Non-Hodgkin lymphoma is a form of cancer that starts in the lymphocytes, which are cells of the lymphatic system. Lymphocytes exist in the lymph nodes and other lymphoid tissues and are part of the body’s immune system, according to the American Cancer Society.
The cause of non-Hodgkin lymphoma is not fully understood. Under normal conditions, lymphocytes die as part of their regular life cycle, only to be replaced by new ones. In non-Hodgkin's lymphoma, old cells do not die. They continue dividing and growing, creating an oversupply of lymphocytes, according to Mayo Clinic.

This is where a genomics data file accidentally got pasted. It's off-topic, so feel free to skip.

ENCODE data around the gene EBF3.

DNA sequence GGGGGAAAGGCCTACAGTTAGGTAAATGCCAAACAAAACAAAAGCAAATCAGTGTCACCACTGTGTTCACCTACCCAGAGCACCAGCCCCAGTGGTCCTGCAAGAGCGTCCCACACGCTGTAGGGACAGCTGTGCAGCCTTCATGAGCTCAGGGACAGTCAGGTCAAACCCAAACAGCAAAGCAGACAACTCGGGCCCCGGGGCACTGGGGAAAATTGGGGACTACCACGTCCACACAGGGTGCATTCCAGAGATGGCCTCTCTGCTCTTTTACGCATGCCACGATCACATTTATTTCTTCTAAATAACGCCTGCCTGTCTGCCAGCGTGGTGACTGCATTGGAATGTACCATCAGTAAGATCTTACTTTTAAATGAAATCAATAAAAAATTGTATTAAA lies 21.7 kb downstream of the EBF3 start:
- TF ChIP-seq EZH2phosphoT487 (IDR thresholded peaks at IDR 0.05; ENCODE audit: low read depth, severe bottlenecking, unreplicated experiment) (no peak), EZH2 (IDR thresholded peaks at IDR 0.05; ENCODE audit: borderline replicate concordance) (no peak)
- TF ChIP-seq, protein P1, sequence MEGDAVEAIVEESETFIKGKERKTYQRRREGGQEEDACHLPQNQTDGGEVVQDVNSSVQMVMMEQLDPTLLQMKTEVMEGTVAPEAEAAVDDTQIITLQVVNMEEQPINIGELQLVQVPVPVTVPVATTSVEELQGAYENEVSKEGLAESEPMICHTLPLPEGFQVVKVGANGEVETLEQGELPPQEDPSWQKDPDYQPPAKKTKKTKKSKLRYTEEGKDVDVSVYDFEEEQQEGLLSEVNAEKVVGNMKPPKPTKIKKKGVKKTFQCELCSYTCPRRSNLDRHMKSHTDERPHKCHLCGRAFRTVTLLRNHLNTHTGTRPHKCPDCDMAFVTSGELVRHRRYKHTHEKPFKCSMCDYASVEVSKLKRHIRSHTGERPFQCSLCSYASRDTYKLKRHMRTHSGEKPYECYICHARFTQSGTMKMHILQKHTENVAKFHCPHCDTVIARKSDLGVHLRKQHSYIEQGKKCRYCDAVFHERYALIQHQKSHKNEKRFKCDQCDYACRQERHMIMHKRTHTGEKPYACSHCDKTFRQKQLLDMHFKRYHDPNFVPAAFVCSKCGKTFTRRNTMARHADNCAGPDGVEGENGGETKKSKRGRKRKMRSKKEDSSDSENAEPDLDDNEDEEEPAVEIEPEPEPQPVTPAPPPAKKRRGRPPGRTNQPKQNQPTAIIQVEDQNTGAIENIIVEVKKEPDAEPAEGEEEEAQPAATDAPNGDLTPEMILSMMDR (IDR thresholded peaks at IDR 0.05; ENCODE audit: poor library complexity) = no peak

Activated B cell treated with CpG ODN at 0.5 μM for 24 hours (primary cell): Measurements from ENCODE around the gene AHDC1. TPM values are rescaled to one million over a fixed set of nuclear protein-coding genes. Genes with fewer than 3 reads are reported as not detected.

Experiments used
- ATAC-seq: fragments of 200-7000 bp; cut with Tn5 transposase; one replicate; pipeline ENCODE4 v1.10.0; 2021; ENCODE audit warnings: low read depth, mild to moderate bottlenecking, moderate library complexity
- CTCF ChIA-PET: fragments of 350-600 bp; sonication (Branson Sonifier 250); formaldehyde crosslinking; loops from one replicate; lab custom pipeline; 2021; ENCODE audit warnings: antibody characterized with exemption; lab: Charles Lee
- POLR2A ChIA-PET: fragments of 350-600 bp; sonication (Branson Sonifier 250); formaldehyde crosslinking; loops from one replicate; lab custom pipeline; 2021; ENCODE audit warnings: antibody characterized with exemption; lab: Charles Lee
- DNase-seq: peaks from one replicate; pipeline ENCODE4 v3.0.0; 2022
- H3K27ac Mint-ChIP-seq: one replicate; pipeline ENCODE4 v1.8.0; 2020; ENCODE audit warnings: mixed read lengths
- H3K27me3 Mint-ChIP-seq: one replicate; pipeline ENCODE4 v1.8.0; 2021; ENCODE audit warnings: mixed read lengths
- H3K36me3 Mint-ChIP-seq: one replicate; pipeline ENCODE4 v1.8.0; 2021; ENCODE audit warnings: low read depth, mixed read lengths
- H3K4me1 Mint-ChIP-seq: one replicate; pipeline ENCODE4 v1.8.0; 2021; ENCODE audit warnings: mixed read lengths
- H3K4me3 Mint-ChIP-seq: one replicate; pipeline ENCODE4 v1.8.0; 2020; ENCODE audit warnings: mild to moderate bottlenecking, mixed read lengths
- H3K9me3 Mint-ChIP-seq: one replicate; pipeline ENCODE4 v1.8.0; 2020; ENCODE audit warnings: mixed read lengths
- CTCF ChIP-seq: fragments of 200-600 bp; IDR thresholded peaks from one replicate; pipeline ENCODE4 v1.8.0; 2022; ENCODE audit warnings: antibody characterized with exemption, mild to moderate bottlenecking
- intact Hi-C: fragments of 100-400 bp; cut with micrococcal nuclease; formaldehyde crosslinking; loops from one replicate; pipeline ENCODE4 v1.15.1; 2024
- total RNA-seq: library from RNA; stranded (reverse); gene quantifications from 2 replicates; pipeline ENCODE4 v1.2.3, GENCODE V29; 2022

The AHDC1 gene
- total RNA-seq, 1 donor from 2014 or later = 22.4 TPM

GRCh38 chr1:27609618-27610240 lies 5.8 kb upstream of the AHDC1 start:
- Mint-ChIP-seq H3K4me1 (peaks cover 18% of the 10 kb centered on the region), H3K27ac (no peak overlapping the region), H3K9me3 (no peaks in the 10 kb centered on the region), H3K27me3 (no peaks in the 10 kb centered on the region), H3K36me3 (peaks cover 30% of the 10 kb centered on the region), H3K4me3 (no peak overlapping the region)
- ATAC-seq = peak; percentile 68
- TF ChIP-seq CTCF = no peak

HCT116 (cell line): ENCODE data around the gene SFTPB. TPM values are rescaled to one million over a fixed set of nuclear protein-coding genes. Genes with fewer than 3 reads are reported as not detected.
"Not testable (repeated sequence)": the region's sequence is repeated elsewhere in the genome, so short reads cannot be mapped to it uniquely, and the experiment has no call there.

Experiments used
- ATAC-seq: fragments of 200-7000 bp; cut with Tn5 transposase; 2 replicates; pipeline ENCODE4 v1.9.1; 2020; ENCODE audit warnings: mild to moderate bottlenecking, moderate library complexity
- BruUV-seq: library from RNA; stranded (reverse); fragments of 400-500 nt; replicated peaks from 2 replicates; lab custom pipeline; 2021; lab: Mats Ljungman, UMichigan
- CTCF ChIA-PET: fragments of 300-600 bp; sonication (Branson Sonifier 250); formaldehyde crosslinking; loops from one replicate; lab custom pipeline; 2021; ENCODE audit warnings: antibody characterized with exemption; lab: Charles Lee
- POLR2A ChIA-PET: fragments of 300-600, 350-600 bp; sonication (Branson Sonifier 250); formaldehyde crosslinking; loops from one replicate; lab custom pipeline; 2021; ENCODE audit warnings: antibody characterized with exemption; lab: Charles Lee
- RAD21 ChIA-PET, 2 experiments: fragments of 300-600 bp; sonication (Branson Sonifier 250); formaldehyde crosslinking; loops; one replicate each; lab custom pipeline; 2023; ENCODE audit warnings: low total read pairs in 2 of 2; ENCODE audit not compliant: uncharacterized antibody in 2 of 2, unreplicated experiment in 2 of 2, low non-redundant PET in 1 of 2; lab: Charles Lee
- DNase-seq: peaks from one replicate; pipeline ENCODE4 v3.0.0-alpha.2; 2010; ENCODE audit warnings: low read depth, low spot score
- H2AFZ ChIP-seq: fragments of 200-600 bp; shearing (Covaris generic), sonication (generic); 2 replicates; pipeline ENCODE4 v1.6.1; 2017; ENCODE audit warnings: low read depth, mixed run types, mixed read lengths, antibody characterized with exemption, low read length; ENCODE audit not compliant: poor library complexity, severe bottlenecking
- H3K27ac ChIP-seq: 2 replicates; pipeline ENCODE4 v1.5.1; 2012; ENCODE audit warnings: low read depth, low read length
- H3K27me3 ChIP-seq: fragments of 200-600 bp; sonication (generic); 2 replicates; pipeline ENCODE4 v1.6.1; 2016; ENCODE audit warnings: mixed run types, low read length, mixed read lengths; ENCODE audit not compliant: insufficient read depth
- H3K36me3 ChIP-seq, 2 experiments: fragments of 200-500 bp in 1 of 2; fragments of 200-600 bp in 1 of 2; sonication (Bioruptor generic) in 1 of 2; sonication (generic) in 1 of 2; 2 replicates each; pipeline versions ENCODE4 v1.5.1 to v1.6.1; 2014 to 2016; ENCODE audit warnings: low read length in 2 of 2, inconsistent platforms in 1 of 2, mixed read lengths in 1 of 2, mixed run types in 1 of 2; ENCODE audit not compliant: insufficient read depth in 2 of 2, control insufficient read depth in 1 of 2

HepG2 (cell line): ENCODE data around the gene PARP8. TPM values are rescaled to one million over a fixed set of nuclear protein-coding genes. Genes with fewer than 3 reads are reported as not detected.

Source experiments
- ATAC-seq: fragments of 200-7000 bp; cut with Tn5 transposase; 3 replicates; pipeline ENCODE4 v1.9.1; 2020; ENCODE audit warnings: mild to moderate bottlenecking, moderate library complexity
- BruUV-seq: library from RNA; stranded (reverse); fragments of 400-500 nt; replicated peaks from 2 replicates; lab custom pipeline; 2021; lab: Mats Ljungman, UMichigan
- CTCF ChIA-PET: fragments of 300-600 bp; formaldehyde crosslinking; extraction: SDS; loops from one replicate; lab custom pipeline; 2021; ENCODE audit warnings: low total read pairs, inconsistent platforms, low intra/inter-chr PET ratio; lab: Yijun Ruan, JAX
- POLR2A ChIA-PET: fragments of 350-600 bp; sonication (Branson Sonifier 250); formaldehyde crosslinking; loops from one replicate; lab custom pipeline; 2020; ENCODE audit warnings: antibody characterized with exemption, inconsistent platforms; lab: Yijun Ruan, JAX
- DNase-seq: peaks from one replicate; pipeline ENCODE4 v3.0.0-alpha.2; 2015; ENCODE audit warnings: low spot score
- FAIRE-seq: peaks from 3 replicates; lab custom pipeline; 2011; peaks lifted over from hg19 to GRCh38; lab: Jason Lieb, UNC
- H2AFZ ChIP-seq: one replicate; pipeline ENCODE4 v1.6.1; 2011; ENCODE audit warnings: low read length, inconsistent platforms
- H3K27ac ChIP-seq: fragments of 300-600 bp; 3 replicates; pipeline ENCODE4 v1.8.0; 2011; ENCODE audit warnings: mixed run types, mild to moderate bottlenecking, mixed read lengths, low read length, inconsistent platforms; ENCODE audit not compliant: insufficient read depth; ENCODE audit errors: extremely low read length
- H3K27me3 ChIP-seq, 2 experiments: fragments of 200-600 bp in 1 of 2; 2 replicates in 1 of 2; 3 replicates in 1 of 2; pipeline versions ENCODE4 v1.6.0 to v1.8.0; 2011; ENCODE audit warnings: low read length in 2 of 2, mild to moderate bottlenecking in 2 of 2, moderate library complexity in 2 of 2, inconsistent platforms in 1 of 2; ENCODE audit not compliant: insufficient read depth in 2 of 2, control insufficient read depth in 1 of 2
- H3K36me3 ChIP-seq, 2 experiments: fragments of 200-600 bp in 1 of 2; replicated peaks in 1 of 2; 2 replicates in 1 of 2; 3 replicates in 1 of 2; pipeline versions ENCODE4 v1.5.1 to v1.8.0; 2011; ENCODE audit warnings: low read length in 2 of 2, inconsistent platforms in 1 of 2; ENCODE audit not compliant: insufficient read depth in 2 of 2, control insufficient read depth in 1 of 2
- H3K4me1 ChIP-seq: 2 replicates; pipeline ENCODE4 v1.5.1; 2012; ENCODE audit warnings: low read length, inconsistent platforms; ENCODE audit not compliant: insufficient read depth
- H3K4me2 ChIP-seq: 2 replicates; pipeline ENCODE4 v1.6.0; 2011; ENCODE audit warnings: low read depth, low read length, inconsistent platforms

While symptoms depend on what part of the body is affected and by how far the cancer has progressed, they usually include swollen lymph nodes in the neck, armpits or groin, abdominal pain or swelling, fever and chills, coughing or trouble breathing, fatigue, and weight loss. Diagnosing the disease generally begins with a physical examination, but it may also include blood tests, gallium scans, CT scans, PET scans, MRI imaging or a lymph node biopsy, as described by Medline Plus. Treatment depends on the type of lymphoma and the stage of the disease as well as the age of the patient and their overall health. Options include chemotherapy, radiation therapy, stem cell transplant and medications that help the body's immune system fight cancer, notes Mayo Clinic.